I find zero posts about the Police killings of George Floyd or Breonna Taylor. I find nothing at all expressing concern for the challenges facing any minority in our country, or even an awareness that they have challenges.

I find things encouraging me to support the Police, though.

I read further. As demonstrations sweep the country you express alarm over acts of vandalism. I find no mention at all of the times violent rioters are revealed to be white supremacists posing as demonstrators.

Oddly, I see no comment anywhere on the Boogaloo Bois, an organization that’s explicitly committed to killing cops and that has actually done so.

This is what I’d know of you…if I didn’t know you.

“You” aren’t one specific person, although you may recognize yourself in my words. I’m describing something that’s happening again and again and again. And I’m having a hard time with it. With you.

When you say things like “people dying is unfortunate, but this destruction of property is unacceptable” instead of “property damage is unfortunate, but the killing of innocent people is unacceptable…”

What conclusions would you draw about you if you didn’t know you?

Defund the Police? Good Cops, Bad Cops…


The individual tells you nothing about the system. The system tells you nothing about the individual.

The issue isn’t whether you respect Black Lives Matter. It isn’t whether you respect the Police. It’s whether the Police believe all are equal under the law. Recent weeks and months (and years) have set before our eyes a wealth of evidence answering that question. Read more

I Hope Kanye West Gets Help


This whole Kanye thing is hard to watch.

I’ve had a couple brushes with bipolar folks – one of them terrifying enough that I started carrying a gun out of fear for my well-being – and I can’t even begin to imagine what it would be like living with it.

I hope he gets help. I also hope that people watching are motivated by his case to educate themselves more on mental health. And maybe the stigma lessens a bit.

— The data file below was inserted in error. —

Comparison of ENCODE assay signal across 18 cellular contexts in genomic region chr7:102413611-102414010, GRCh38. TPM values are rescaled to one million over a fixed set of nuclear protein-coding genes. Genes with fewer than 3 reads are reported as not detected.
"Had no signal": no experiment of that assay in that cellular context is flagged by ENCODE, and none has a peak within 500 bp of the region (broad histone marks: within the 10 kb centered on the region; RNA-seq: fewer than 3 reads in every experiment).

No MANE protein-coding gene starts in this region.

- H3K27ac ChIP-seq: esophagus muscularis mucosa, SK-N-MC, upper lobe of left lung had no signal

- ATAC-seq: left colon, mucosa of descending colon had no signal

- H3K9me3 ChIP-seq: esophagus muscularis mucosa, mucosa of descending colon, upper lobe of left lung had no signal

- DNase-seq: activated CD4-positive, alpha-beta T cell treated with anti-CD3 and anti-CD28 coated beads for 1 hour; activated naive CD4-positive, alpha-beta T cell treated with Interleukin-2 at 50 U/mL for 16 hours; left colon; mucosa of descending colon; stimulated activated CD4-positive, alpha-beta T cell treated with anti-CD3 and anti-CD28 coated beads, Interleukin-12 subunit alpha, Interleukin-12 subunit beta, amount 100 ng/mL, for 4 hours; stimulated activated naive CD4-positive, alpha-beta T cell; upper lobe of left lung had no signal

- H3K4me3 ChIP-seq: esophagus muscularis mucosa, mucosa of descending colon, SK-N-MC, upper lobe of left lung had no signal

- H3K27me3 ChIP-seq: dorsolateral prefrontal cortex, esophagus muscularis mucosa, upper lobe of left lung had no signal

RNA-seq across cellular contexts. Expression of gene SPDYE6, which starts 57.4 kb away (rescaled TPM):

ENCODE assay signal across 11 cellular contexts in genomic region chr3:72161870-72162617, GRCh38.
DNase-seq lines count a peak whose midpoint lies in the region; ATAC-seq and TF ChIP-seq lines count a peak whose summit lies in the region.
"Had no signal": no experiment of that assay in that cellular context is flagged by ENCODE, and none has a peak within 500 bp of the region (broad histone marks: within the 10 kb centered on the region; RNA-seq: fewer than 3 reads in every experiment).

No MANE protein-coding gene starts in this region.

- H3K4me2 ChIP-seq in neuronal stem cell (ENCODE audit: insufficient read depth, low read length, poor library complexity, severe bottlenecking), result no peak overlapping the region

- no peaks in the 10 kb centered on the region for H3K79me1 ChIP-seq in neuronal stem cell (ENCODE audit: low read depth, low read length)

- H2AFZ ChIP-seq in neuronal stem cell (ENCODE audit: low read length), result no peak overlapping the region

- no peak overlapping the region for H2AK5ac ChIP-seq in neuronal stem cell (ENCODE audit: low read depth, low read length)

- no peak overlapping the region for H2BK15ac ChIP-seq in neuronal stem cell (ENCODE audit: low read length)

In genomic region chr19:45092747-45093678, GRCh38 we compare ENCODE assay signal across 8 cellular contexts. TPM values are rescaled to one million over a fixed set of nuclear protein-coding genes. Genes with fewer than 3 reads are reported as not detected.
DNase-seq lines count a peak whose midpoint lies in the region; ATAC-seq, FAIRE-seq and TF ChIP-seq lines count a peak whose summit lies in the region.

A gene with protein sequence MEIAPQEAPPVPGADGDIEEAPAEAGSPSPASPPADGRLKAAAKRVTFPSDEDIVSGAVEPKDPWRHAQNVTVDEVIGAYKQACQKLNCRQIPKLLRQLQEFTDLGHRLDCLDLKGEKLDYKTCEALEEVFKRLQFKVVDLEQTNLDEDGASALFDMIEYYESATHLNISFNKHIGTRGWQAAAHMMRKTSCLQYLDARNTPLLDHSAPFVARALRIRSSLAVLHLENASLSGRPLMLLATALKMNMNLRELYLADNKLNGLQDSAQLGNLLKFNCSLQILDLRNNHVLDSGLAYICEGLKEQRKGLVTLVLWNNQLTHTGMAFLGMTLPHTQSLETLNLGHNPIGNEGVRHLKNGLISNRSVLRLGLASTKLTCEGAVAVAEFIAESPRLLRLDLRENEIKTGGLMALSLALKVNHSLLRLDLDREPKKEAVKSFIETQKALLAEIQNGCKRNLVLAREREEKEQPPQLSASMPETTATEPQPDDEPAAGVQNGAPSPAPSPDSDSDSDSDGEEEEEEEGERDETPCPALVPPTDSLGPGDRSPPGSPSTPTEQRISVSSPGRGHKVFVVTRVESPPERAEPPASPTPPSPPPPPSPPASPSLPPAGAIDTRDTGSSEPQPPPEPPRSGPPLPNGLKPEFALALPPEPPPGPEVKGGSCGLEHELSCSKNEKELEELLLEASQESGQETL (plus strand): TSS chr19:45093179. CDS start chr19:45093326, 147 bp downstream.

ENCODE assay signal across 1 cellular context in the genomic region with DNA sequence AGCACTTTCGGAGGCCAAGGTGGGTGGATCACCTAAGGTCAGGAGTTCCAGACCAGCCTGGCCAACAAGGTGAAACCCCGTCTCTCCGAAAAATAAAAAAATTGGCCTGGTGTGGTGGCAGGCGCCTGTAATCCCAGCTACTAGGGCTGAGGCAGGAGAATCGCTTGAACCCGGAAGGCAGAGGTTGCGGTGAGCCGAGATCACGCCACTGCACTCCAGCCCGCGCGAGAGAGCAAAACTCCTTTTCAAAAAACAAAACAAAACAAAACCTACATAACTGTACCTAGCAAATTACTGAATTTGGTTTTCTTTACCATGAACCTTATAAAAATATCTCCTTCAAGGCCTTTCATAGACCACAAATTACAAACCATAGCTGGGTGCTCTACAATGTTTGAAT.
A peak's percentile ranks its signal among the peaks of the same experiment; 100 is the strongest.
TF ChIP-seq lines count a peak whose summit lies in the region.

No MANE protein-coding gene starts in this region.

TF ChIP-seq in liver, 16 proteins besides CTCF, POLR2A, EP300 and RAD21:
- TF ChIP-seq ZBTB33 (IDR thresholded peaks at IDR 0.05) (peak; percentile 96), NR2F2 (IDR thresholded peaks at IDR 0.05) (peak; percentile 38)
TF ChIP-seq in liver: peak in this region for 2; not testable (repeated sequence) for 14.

If you’re struggling with mental health issues or know someone who is, you can get help at

Stop Saying “Cancel Culture”


I’m getting a little tired of this “cancel culture” nonsense.

The term originated with the #MeToo movement, which targeted the likes of Bill Cosby and Louis CK, men whose history of misogynistic behavior led people to (justly) withdraw their support for the offenders’ careers. But while the term is newish, the tactics it describes aren’t. Canceling is another word for boycotting, which has been around forever. Read more

If We Shouldn’t Judge the Founders by Our Values, Should We Live by Theirs?

Philadelphia Union honors those killed by police.

Philadelphia Union honors those killed by police.Our recent protests, sparked mainly by the Minneapolis PD’s nonchalant murder of George Floyd – with the cameras rolling, even – are roiling American society. Institutions are challenged. Assumptions are ravaged. The whole of the American metanarrative is seemingly up for review. Read more

Why Am I So Cynical About Mississippi? Consider Georgia.

Recently the Rev. Dickie and I devoted a little time to clowning Mississippi and its decision to remove the Confederate battle jack from its flag. It has since been suggested to me, privately, that I shouldn’t hassle people who are doing the right thing.

Maybe. I mean, better 150 years late than never, right?

But there are reasons to reserve judgment. Consider Mississippi’s friend and neighbor, Georgia. Read more